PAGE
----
BOSTON -- When Dwane Casey was in Seattle, he remembers hearing rumors about Gary Payton being on the trade block. 

Assistant coaching stints in Dallas and Minnesota included rumors about Dirk Nowitzki and Kevin Garnett being on the move as well. 

So as the trade rumor mill continues to churn out speculation about Detroit’s Andre Drummond being on the trade block - and Boston being viewed as a possible destination - Casey tries to keep it all in perspective. 

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“If you’re doing anything in this league your name is going to be out there,” Casey, the Pistons' head coach, said prior to Detroit’s 116-103 upset of the Celtics on Wednesday night. “At the end of the day on the 1st and the 15th, you’re getting paid by the team you’re with. So, you have to do your job each and every day. There’s no reason to be upset with anybody. It’s a business; we understand that. We’re all professionals. We have a job to do.”

And on Wednesday, Drummond indeed did his job in helping the Pistons (15-27) come away with a surprisingly lopsided victory. 

He would finish with 13 points, 13 rebounds and seven assists while also racking up a trio of steals, too. 

The final stats for Drummond are good, but his overall play wasn’t nearly as dominant as the final numbers might suggest. 

He also turned the ball over five times - more than any other player on the floor - in addition to missing four of his five free-throw attempts. 


That said, the Pistons were still an impressive plus-26 when he was on the floor. 

No one questions whether he has the talent to help a team be successful. 

But the issue with him, as with most players widely considered on the trading block, is the cost involved in acquiring them. 

While the Celtics respect what Drummond can do on the floor, there are no signs as of now that they are giving serious thought to putting together a trade package that would put him in a Celtics jersey. 

That’s because most of the assets that the Celtics would have to include in a deal for Drummond they are not willing to part with at this point.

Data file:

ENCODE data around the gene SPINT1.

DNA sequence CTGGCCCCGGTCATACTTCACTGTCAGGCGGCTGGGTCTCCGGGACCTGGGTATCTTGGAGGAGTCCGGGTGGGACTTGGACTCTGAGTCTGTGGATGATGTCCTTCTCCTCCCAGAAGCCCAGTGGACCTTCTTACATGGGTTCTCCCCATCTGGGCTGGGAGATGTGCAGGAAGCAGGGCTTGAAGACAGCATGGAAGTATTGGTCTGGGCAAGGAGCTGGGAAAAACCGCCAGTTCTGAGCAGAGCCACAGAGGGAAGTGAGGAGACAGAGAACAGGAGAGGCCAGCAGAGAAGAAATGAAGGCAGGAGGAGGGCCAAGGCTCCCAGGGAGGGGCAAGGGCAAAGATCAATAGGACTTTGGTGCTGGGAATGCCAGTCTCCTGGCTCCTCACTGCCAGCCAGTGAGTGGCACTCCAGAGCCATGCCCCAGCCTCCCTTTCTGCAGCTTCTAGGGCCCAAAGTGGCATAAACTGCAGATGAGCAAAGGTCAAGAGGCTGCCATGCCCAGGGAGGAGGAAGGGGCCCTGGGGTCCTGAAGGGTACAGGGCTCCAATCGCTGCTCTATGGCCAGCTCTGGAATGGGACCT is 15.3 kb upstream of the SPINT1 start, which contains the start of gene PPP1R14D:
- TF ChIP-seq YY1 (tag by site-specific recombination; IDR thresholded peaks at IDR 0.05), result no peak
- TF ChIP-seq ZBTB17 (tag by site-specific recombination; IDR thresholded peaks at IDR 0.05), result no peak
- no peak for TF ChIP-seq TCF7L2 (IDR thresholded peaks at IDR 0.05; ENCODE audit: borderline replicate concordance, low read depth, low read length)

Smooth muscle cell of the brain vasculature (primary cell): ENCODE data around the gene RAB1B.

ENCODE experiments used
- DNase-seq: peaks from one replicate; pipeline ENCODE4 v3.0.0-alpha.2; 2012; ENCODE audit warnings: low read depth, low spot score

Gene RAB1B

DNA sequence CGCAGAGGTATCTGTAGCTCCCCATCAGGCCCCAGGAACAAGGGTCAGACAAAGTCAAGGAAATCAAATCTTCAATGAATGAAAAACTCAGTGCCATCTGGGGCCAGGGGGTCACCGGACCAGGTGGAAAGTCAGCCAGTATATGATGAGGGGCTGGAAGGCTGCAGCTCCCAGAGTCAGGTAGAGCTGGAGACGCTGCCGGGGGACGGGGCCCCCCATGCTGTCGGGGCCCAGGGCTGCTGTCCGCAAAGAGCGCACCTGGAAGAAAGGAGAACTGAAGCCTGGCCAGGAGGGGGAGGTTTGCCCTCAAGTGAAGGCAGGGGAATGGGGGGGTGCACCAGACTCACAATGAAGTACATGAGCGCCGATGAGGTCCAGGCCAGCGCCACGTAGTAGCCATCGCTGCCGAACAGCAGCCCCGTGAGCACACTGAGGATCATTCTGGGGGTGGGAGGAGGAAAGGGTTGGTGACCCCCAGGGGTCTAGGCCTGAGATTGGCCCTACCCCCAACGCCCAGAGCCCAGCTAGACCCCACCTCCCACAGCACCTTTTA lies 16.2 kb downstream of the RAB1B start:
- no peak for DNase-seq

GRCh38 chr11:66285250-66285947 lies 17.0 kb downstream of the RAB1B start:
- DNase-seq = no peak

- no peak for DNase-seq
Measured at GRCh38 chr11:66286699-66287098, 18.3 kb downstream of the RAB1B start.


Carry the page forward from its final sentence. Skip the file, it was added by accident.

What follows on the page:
And then there’s the fact that most of the teams that Drummond has played for in the past in Detroit struggled to win, with this season being no exception. 

The Celtics' Kemba Walker arrived with a similar track record based on his play in Charlotte the previous eight seasons. 

But here’s the difference - the Celtics acquired Walker via a sign-and-trade for Terry Rozier.

In other words, they acquired an asset (Walker) while giving up one (Rozier) that they weren’t planning to keep around. 

But in trading for Drummond, the Celtics would have to include a player or players that they believe will aid them in their quest to make a deep playoff run more than the addition of Drummond.

You also have to take into account that one of the reasons Boston would do the deal would be to have someone to compete with Philly center Joel Embiid. 

But 6-foot-10 Drummond has historically not been at his best when facing the 7-foot Embiid in the past and Embiid has consistently played at an uber-All-Star level when facing Drummond. 

In fact, Embiid has averaged 27.7 points per game in his career against Detroit. That is Embiid’s highest scoring average against any team he has faced at least seven times in his career, with most of those games pitting him against Drummond. 

Still, all that is a moot point right now. 

Drummond plays for the Pistons, a team that’s clearly in rebuilding mode. 

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Is Drummond part of that process?

He is … for now. 

And the way Casey sees it, that’s the only thing Drummond, or any other Pistons whose names have been talked about as potentially being on the move, should concern themselves with. 

“For me, I hope everybody gets rewarded,” Casey said. “You know in this league to get rewarded, you win. You’re rewarded when you win more than anything else.”

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